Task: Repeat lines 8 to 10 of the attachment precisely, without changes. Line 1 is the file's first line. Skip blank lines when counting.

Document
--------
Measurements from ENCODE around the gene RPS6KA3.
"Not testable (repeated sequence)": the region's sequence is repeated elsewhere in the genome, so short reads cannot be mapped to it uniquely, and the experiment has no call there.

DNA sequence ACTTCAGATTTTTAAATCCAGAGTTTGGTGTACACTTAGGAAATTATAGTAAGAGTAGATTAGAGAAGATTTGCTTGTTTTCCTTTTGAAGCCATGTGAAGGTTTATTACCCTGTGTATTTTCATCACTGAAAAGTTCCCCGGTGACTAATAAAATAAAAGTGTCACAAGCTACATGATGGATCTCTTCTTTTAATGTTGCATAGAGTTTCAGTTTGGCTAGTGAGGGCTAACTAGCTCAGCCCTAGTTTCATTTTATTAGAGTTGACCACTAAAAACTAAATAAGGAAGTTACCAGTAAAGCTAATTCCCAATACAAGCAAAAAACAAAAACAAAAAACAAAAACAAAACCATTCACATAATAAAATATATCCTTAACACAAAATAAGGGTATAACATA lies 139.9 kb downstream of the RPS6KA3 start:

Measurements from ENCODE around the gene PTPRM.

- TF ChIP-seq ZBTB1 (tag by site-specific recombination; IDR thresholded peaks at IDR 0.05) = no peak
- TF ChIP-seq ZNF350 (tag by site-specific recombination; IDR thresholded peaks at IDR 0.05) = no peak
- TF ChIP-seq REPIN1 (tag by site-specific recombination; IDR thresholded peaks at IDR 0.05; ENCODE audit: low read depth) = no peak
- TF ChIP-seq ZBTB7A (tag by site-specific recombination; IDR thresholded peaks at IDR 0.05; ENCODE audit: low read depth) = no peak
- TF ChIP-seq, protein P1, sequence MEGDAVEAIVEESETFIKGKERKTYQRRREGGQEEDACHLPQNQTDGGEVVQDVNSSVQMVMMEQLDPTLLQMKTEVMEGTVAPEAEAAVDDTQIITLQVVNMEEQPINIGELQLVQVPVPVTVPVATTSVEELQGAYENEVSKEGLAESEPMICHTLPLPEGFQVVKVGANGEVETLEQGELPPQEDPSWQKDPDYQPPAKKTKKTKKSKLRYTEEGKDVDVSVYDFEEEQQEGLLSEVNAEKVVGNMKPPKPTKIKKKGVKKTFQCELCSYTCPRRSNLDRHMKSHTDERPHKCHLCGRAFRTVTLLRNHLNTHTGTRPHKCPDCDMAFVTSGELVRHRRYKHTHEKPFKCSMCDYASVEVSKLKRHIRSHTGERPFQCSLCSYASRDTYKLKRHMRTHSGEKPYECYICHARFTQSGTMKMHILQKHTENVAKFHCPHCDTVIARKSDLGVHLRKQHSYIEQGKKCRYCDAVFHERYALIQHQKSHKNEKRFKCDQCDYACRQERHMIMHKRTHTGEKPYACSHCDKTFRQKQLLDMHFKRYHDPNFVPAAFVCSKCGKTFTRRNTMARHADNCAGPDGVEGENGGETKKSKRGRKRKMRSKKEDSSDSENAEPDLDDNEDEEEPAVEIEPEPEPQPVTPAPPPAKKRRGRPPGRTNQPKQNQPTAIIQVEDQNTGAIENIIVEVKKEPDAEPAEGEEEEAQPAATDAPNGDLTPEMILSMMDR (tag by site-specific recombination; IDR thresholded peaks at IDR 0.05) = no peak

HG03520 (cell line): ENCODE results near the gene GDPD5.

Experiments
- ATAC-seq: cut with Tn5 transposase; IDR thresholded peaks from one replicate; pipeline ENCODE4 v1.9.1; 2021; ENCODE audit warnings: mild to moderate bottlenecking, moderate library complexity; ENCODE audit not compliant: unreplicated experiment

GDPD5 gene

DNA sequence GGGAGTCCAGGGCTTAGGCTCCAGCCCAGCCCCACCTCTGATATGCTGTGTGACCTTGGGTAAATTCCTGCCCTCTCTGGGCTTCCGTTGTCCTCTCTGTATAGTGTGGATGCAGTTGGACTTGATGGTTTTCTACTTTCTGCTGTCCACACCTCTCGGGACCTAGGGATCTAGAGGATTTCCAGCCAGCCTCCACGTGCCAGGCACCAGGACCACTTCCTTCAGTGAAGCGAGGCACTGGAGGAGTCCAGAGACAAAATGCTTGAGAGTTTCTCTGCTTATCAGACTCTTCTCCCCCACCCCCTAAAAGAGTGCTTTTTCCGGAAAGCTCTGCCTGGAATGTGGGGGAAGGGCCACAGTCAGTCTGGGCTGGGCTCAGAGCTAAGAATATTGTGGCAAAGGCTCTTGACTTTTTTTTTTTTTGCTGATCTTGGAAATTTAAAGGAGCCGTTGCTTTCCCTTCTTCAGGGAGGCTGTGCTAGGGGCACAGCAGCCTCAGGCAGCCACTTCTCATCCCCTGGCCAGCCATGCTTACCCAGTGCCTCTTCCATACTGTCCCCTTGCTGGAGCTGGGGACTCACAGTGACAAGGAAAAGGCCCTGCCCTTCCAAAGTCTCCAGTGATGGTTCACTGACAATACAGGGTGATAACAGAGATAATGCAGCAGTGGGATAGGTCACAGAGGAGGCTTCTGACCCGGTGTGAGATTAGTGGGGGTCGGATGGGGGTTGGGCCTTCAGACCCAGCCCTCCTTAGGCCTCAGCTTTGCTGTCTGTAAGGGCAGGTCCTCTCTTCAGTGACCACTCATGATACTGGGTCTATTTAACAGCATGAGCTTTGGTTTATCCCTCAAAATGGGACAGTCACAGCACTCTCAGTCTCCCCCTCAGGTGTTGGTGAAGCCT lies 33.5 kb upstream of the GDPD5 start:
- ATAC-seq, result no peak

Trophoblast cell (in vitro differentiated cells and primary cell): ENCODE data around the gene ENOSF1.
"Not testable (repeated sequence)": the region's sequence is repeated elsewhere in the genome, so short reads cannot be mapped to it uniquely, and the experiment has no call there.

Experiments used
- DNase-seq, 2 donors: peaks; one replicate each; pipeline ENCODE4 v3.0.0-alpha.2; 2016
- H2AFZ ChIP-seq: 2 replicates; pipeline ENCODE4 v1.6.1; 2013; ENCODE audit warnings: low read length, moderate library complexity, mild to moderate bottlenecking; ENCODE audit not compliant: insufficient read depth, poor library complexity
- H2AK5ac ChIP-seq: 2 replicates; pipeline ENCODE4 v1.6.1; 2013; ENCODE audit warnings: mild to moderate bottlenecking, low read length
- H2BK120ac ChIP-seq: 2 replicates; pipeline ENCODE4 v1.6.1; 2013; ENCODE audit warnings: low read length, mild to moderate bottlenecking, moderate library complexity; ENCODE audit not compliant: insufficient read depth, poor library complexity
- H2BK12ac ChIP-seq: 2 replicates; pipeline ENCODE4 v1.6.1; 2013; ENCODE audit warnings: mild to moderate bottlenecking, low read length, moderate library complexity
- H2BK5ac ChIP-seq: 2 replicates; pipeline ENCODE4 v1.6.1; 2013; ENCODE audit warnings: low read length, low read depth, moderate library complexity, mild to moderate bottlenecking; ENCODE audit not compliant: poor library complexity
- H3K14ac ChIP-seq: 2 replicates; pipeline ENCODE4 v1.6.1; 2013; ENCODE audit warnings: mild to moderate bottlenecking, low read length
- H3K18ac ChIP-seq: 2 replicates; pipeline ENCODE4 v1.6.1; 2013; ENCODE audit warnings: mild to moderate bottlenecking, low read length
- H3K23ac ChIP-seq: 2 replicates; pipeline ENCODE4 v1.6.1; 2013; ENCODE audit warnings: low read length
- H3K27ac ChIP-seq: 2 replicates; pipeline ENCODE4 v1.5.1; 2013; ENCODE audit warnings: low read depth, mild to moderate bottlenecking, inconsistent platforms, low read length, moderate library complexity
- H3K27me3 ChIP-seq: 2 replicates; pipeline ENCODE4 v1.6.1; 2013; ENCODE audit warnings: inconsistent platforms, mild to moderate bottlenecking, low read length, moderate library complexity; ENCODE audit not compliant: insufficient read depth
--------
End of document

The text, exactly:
- TF ChIP-seq ZBTB7A (tag by site-specific recombination; IDR thresholded peaks at IDR 0.05; ENCODE audit: low read depth) = no peak
- TF ChIP-seq, protein P1, sequence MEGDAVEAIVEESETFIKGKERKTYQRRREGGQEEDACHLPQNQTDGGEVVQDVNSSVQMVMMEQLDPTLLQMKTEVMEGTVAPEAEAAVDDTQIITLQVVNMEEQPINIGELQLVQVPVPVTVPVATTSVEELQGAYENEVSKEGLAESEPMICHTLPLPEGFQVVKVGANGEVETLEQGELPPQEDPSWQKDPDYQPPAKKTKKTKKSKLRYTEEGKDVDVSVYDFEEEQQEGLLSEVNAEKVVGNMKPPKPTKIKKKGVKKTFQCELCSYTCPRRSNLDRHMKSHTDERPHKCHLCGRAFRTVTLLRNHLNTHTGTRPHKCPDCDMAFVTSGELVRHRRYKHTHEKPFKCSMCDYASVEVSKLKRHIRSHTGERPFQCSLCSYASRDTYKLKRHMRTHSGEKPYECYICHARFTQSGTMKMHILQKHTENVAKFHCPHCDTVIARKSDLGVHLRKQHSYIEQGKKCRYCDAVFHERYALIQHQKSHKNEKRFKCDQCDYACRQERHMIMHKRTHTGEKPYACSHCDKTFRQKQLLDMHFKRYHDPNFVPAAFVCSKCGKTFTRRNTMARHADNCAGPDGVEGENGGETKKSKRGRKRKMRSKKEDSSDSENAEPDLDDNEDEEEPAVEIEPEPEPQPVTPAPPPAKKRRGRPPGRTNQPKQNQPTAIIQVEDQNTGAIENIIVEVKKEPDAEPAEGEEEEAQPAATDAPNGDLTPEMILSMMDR (tag by site-specific recombination; IDR thresholded peaks at IDR 0.05) = no peak

HG03520 (cell line): ENCODE results near the gene GDPD5.